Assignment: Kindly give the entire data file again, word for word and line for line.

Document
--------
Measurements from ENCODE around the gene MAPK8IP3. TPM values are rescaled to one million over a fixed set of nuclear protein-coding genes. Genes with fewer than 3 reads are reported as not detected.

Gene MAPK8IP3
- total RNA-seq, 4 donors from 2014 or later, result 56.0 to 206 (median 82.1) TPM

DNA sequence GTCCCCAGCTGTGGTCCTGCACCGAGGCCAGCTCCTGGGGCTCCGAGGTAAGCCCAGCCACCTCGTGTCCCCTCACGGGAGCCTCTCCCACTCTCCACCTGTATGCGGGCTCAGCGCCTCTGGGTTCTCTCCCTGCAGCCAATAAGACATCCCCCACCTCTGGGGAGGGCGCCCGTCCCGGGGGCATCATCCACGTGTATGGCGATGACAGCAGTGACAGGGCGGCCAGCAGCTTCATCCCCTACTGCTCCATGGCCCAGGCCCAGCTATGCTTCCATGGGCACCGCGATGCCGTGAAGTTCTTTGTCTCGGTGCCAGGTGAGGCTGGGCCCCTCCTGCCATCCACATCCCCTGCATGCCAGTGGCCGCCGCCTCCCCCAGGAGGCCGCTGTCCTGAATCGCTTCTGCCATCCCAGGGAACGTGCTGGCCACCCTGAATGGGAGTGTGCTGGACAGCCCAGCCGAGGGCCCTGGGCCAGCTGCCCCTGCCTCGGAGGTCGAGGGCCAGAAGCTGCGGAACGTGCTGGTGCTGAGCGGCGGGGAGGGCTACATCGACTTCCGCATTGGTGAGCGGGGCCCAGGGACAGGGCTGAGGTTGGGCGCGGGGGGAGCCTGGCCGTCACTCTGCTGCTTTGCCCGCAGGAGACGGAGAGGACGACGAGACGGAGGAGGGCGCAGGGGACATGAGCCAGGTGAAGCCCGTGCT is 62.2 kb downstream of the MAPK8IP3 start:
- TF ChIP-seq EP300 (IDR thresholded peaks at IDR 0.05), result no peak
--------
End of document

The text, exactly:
Measurements from ENCODE around the gene MAPK8IP3. TPM values are rescaled to one million over a fixed set of nuclear protein-coding genes. Genes with fewer than 3 reads are reported as not detected.

Gene MAPK8IP3
- total RNA-seq, 4 donors from 2014 or later, result 56.0 to 206 (median 82.1) TPM

DNA sequence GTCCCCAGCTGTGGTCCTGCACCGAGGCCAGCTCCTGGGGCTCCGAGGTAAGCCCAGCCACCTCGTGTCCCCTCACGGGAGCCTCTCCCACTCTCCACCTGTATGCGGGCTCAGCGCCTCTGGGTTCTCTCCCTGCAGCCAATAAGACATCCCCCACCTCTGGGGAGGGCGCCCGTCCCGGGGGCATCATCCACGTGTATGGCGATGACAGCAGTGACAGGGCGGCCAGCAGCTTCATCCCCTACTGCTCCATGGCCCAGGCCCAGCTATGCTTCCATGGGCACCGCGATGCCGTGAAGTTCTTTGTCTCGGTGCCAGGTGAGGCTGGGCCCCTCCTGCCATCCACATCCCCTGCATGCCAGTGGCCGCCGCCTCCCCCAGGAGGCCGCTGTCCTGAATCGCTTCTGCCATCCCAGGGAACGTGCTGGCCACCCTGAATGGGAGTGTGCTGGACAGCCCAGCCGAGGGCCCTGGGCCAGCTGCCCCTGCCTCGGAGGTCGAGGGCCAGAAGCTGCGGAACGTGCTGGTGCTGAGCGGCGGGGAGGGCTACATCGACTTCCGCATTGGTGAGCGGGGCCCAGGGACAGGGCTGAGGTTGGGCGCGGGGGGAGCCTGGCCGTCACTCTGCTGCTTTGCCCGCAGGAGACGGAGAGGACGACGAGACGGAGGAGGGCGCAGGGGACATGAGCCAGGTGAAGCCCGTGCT is 62.2 kb downstream of the MAPK8IP3 start:
- TF ChIP-seq EP300 (IDR thresholded peaks at IDR 0.05), result no peak